Dr. Roger Widmann Dr. Roger Widmann, Professor of Orthopedic Surgery, has served as the Chief of Pediatric Orthopedic Surgery at the Hospital for Special Surgery since 2004. During his many years in practice, Dr. Widmann has focused primarily on both surgical and non-surgical treatments for children’s spinal irregularities, certain orthopedic birth defects, as well as orthopedic limb deformities.
1133 WESTCHESTER AVENUE, WHITE PLAINS, NY
NEW YORK, New York 10605 New York
Orthopedic Surgeon
Words cannot express how impressed my family is with this incredible doctor. My 12 yr old daughter had spinal fusion T2-L3. Dr. Widmann did an exceptional job from start to finish. My daughter had seen two other surgeons prior to him. She was brought to tears by how he treated her with such respect and dignity. He was the first doctor who actually spoke directly to her. Shook her hand and asked her if she had anymore questions. Explained everything and without any pressure. Results are amazing!. Dr. Widmann performed scoliosis correction surgery on my 13 year old daughter. Dr. Widmann and his team made us feel completely at ease despite the circumstances. The surgery was a huge success - we are 7 months post surgery and have had no issues at all. Our daughter is a competitive soccer player and she was back on the pitch exactly when Dr. Widmann said she would be. Everyone is amazed by how quickly and how well she recovered. Could not have asked for a better experience or outcome! My 13 Year old Daughter had surgery done by Doctor Widmann @ the hospital for Special surgery. The surgery was completed at about 3:00 P.M. on Monday, Friday at 11:00 A.M. She walked out of the hospital, Well by Law the hospital was required to wheel her down to the car but she easily could have walked. She left with very little pain. It has now just been 2 weeks and she is very active, too active in my opinion but regardless recovery has been the exact opposite as I had expected. The Hospital for special surgery was amazing, in every aspect from the janitors right up to the head Doctor. Nursing staff, Therapists, food service, every employee of the hospital were the most respectful, caring and amazing people I have ever met. Even the food was great, healthy, well put together meals, as I also ate every meal of the day there also. I would recommend 100% Dr. Roger Widmann & The Hospital for special surgery My daughter was recently operated on by Dr. Widmann for severe scoliosis. Dr. Widmann provided us with all the info we needed to make the best decision for our daughter. We felt extremely comfortable having him do the surgery and her results have been nothing short of amazing. I would highly, highly recommend Dr. Widmann.
Rating: 5 / 5 stars
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EARLY ONSET SCOLIOSIS​ (EOS)​

Early Onset Scoliosis refers to cases of spinal deformity, scoliosis (abnormal curvature of the spine), that present in children 10 years of age and younger.

Causes of Early Onset Scoliosis
There are a number of different types of Early Onset Scoliosis, with each having a specific set of causes.

  • Idiopathic – Curves for which there is no apparent cause.
  • Congenital – Vertebrae develop incorrectly in-utero. It is sometimes associated with cardiac and renal abnormalities. Evaluation may include studies of heart and kidneys.
  • Neuromuscular – In children with neuromuscular disorders including spinal muscular atrophy, cerebral palsy, spina bifida and brain or spinal cord injury.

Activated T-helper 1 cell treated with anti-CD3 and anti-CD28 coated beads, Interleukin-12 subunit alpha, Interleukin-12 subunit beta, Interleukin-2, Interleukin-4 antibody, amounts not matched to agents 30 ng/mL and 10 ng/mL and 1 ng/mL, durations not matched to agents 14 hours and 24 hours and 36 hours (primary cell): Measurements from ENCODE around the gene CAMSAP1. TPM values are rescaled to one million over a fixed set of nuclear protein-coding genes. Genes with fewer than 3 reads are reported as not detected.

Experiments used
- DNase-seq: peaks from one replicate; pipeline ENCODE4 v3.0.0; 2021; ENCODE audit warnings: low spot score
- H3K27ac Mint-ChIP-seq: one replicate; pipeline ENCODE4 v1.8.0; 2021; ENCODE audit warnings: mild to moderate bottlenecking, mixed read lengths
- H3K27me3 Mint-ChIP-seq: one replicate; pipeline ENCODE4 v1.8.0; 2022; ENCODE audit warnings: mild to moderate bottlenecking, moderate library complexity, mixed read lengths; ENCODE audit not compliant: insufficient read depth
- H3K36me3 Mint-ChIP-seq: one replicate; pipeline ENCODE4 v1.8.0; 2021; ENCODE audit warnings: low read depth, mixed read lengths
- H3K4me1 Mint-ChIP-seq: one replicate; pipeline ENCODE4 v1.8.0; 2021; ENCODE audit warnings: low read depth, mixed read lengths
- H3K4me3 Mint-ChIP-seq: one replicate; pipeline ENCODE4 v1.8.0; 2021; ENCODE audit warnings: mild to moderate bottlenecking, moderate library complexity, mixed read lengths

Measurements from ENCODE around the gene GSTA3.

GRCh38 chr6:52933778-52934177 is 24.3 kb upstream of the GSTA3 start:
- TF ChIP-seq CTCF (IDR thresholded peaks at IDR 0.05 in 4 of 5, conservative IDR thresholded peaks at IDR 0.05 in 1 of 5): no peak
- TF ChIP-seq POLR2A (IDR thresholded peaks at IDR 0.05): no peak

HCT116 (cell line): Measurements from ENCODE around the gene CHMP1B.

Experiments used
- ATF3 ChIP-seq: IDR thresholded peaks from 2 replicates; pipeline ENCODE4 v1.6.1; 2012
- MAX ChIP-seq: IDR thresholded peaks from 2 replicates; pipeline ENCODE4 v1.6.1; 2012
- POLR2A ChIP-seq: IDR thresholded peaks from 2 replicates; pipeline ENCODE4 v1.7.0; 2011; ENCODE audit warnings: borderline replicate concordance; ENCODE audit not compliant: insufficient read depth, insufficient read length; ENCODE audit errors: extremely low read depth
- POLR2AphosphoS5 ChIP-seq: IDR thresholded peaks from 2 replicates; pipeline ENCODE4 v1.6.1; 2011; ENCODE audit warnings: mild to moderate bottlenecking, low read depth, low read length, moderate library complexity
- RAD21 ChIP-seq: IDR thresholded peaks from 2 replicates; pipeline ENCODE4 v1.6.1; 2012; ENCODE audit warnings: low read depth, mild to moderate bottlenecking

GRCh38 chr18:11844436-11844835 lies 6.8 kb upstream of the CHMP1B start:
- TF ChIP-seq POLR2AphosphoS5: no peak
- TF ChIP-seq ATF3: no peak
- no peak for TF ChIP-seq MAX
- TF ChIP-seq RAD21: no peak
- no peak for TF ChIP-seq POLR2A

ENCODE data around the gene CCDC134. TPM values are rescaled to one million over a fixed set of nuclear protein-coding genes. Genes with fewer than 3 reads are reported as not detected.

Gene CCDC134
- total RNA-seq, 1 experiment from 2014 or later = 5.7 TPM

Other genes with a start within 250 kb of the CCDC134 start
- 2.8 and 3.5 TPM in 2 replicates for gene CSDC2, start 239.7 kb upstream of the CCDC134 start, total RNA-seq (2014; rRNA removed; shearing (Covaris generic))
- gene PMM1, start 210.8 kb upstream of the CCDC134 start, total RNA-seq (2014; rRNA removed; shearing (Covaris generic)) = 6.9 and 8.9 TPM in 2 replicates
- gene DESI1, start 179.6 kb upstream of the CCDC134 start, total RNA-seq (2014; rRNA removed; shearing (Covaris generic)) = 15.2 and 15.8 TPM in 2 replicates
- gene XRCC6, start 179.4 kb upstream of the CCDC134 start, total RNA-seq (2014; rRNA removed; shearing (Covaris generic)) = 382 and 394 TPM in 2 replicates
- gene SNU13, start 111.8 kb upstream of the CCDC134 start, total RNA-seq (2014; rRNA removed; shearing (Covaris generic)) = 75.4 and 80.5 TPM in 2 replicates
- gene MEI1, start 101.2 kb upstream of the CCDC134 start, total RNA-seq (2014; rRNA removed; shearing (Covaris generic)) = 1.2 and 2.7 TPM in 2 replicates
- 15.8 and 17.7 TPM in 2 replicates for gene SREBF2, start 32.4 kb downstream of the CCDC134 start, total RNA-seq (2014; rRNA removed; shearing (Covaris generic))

• Syndromic – Certain syndromes, such as Marfans, Ehlers-Danlos and other connective tissue disorders, as well as neurofibromatosis, Prader-Willi, and many bone dysplasias may be associated with EOS.

EOS, or Early Onset Scoliosis Issues
EOS, depending on the severity, can be associated with heart and lung problems in childhood which can cause any number of issues as the child advanced into their adult years. When untreated, severe EOS can be associated with an increased risk of early death due to heart and lung disease. The combined spine, heart and lung issues that are associated with this is known as Thoracic Insufficiency Syndrome (TIS). 

In order to identify early onset scoliosis patients with generally need an X-Ray, and an MRI can help further the diagnosis.

Treatment
The goals of Early Onset Scoliosis treatment are to:

  • Minimize spinal deformity over the life of the patient.
  • Maximize lung function over the life of the patient.
  • Minimize the extent of any final spinal fusion.
  • Maximize motion of chest and spine.
  • Minimize complications, procedures, hospitalizations and burden for the family.
  • Consider overall development of the child.

Patients with EOS must be monitored throughout their lives by a doctor to determine any worsening of the spinal curve and to account for any progression being made. The most common treatment options are:

  • Bracing or Casting:

Bracing or casting may help by allowing growth while minimizing increases in the scoliosis. The need for surgery may be delayed and, in some instances, avoided. Bracing or casting congenital scoliosis is rarely effective, but they help to control minor issues.

Surgery:
Surgery is generally the recommended treatment protocol for EOS and is done after a bracing or casting program generally fails or runs its course. The main goal of such spinal surgery is to minimize any curvature but also allow for future growth, and spinal development. Various growth-friendly surgeries are designed to follow the principles of EOS treatment outlined earlier, allowing the spine and lungs to grow while controlling spine and lung deformity. 

If your child is suffering from EOS, be sure to contact Dr. Roger Widmann today and schedule your consultation.

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